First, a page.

March 23, 2019
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Saturday, March 9, 2019: Shot clock time, a question, abortion care is basic health care

A question

So, Central Maine Power offers the state of Maine $250 million if and when state regulators approve their transmission line from Quebec to Massachusetts. Why isn’t this bribery?

John McCready

Hodgdon

Shot clock time

After watching countless high school basketball games, in my opinion, it is time to institute a time clock on possession of the ball. I can’t count the basketball games that were lost/won because one team held possession of the ball. I think it is only fair that if a team can’t win by their aggressive play, they should not win.

I know that there are others out there with the same opinion as myself. It is done in college and professional games. Time has come to do the time possession clock in high school ball games.

Gary King

Howland

Abortion care is basic health care

I am writing in support of LD 820 to prevent discrimination of care for pregnant people in Maine. Abortion care is basic health care that should be determined by the pregnant person and their doctor. This legislation would ensure that the person would have insurance coverage whether they choose to terminate the pregnancy or carry to term.

It is ridiculous that insurers cover tens of thousands of dollars for prenatal and delivery care, but not the hundreds it costs for an abortion. It is ridiculous that so many try to force their personal beliefs on people they have never met. They go so far as to be harassing and aggressive to abortion patients and providers. Our local clinic, the Mabel Wadsworth Center, is the target of constant harassment.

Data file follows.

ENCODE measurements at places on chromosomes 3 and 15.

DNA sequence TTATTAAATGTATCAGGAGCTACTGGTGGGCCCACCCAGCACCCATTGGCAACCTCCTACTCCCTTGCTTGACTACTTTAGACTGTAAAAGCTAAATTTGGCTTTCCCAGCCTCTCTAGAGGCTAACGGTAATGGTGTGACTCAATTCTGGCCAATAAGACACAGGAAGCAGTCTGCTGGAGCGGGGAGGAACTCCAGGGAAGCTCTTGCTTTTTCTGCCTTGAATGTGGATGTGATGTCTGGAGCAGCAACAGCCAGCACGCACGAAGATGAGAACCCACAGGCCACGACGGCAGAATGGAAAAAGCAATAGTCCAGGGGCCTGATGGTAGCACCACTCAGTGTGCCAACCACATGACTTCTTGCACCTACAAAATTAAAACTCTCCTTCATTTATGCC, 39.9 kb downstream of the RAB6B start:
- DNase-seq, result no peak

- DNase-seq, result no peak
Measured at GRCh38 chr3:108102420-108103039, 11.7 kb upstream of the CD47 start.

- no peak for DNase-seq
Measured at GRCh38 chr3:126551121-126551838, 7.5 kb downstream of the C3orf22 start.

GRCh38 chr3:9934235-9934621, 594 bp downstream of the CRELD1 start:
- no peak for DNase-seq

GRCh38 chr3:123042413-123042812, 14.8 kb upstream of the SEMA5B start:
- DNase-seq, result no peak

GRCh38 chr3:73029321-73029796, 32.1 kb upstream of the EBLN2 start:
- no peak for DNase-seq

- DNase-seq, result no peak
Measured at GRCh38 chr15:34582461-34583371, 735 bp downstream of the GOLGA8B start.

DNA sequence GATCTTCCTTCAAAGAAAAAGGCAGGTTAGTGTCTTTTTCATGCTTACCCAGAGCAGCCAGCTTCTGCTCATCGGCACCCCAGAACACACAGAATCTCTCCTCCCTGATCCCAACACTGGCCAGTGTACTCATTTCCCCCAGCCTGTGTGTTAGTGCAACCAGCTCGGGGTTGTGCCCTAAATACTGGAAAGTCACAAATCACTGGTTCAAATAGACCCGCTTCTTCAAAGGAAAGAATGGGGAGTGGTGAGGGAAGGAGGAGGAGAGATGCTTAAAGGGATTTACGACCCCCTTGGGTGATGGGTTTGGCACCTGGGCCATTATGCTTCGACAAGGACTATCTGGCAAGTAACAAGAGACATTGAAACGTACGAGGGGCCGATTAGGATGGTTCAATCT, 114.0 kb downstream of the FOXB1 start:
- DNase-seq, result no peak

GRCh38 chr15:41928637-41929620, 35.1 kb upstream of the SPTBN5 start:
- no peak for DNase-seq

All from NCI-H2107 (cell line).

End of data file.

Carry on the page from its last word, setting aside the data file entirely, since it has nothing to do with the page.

March 10 is abortion provider appreciation day, and I extend mine to the providers who continue to persist and resist. They provide compassionate care in the face of harassment. Abortion is simple health care. Until it is treated as such by insurers and society at large, I will continue to give time and money to our local clinic to make sure those in our community will have the compassionate care they deserve.

Aislinn Canarr

Winterport

Shaming on the airwaves

I would have laughed, if I hadn’t felt like crying, when I heard that Maine Public Radio planned a call-in show on the current, social phenomenon of public “shaming.” It would have been an ironic laugh — since Maine Public’s parent entity, National Public Radio (NPR), has been filling the airwaves, recently, with as many white-blaming-and-shaming stories as they could find. (There was even implied white prejudice in a spot on clutter cleaning!)

It felt similar when they invoked the spirit of “Mr. Rogers” in a recent fund-raising drive; even though Fred Rogers would be appalled at the unneighborly, racially-divisive bandwagon that NPR News — which, like Fox News, is really more opinionated analysis than news these days — has recently jumped on. That these gratuitous, white-bashing stories may be part of a strategy to expand NPR’s audience-donor base to include younger, angrier people of color doesn’t make them any less cynical or any more palatable.

So it’s out with the less-and-less useful, old (white donors) for NPR, and in with the temporarily-useful new. So much for social justice. And trusted journalism.

Melodie Greene

Calais

 



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